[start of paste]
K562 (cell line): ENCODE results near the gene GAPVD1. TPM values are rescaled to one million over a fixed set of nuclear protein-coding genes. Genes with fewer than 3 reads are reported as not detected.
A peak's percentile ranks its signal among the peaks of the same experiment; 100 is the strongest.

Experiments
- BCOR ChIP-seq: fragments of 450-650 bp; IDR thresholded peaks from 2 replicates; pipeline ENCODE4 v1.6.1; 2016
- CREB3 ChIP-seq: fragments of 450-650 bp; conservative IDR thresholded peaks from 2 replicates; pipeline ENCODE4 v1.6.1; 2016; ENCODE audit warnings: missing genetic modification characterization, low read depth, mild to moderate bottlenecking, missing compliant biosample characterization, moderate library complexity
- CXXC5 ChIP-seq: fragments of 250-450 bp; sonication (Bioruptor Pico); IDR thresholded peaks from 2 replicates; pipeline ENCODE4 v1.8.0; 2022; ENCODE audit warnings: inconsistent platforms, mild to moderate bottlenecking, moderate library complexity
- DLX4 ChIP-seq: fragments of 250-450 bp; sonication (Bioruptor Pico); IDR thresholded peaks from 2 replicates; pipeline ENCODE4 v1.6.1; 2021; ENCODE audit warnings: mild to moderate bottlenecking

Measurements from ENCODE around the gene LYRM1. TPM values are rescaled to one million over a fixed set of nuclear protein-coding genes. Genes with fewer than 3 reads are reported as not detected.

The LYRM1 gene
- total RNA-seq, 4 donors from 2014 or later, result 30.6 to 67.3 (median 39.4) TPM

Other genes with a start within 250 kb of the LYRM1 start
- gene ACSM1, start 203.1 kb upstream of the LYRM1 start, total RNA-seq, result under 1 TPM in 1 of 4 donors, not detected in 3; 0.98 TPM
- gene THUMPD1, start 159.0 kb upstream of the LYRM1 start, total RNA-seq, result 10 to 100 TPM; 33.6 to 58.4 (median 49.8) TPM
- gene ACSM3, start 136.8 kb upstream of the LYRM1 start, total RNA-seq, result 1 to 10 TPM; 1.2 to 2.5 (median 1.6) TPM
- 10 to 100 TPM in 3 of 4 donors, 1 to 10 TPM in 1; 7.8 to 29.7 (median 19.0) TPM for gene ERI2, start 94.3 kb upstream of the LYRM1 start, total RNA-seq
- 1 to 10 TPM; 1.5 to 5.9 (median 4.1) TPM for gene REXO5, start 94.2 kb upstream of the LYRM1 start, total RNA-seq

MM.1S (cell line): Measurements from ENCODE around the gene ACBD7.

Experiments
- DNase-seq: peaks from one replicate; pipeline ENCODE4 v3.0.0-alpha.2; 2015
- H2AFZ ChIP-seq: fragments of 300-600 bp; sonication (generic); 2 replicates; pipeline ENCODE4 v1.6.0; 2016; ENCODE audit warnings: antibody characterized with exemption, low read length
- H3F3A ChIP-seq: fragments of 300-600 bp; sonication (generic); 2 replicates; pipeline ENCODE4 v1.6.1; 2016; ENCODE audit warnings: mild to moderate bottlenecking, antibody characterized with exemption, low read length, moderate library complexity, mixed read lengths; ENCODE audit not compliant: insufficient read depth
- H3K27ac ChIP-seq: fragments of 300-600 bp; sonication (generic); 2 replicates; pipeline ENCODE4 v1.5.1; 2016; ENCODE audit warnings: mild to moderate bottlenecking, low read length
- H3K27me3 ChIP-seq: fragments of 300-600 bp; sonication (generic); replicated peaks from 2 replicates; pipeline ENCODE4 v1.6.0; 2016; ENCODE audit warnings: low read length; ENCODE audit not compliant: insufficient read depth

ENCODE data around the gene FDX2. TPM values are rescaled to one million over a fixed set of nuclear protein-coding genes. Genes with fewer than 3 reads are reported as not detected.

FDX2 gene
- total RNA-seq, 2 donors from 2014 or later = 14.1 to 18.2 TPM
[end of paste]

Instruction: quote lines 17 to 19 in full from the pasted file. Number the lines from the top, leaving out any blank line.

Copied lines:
MM.1S (cell line): Measurements from ENCODE around the gene ACBD7.

Experiments
- DNase-seq: peaks from one replicate; pipeline ENCODE4 v3.0.0-alpha.2; 2015